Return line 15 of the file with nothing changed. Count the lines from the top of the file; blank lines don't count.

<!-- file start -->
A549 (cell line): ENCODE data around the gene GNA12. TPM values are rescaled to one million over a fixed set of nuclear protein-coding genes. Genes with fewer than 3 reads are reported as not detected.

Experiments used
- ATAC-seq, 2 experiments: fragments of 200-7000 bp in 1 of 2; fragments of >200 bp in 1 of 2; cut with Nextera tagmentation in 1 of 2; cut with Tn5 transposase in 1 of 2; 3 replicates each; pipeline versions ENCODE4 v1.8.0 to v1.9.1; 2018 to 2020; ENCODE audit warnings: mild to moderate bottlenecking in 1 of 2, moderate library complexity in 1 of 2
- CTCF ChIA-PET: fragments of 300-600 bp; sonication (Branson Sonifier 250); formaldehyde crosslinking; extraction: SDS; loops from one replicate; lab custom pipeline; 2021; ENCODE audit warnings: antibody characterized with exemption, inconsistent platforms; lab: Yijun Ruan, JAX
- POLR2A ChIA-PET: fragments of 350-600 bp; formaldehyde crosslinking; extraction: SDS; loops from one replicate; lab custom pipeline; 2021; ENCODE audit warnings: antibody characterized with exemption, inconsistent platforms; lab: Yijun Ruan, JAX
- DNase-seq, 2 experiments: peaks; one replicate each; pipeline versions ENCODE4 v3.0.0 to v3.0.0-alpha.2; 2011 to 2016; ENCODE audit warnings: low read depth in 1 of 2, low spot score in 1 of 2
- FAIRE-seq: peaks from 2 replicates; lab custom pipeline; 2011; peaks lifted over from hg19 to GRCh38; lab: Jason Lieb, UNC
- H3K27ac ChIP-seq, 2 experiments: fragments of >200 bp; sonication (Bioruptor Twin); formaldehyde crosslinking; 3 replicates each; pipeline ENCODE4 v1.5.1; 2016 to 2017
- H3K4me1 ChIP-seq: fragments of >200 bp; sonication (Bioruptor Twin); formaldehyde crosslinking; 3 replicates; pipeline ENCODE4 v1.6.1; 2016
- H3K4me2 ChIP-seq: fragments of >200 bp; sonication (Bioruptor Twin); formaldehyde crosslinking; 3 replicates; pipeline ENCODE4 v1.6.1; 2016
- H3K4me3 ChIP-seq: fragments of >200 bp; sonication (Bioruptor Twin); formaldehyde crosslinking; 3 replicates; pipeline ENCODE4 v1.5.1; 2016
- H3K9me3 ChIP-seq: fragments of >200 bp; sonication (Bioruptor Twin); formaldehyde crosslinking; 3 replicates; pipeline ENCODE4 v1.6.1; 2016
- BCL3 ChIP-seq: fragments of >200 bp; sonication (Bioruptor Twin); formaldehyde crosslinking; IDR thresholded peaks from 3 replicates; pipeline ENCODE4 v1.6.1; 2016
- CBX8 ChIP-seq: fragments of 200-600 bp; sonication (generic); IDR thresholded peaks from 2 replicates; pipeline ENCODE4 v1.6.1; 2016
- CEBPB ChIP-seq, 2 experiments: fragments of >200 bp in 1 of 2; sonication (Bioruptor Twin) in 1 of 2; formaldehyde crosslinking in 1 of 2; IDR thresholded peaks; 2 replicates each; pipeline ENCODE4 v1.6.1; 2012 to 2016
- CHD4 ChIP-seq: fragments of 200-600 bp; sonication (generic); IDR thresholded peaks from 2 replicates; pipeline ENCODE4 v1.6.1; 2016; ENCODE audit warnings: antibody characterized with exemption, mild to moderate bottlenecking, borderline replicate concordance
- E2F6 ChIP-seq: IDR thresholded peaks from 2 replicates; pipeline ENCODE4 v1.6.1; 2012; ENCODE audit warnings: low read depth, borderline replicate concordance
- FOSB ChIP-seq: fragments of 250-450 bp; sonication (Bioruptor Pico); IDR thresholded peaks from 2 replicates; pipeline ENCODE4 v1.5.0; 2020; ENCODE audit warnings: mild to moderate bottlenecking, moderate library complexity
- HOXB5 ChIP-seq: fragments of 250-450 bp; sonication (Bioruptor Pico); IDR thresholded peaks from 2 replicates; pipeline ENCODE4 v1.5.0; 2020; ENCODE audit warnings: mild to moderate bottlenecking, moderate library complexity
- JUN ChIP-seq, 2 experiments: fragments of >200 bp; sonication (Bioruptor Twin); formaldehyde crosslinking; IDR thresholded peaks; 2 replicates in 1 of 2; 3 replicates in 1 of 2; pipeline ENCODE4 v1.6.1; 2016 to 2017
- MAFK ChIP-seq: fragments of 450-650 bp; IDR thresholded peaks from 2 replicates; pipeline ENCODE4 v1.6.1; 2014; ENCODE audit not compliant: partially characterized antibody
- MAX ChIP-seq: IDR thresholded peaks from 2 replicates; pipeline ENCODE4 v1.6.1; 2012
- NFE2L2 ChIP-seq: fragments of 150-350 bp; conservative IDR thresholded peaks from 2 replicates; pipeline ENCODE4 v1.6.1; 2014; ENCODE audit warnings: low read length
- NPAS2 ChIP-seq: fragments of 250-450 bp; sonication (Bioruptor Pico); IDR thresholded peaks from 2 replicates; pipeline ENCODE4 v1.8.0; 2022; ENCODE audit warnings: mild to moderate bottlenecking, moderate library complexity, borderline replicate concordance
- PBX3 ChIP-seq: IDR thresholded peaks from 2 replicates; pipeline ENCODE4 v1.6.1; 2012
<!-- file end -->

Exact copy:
- CEBPB ChIP-seq, 2 experiments: fragments of >200 bp in 1 of 2; sonication (Bioruptor Twin) in 1 of 2; formaldehyde crosslinking in 1 of 2; IDR thresholded peaks; 2 replicates each; pipeline ENCODE4 v1.6.1; 2012 to 2016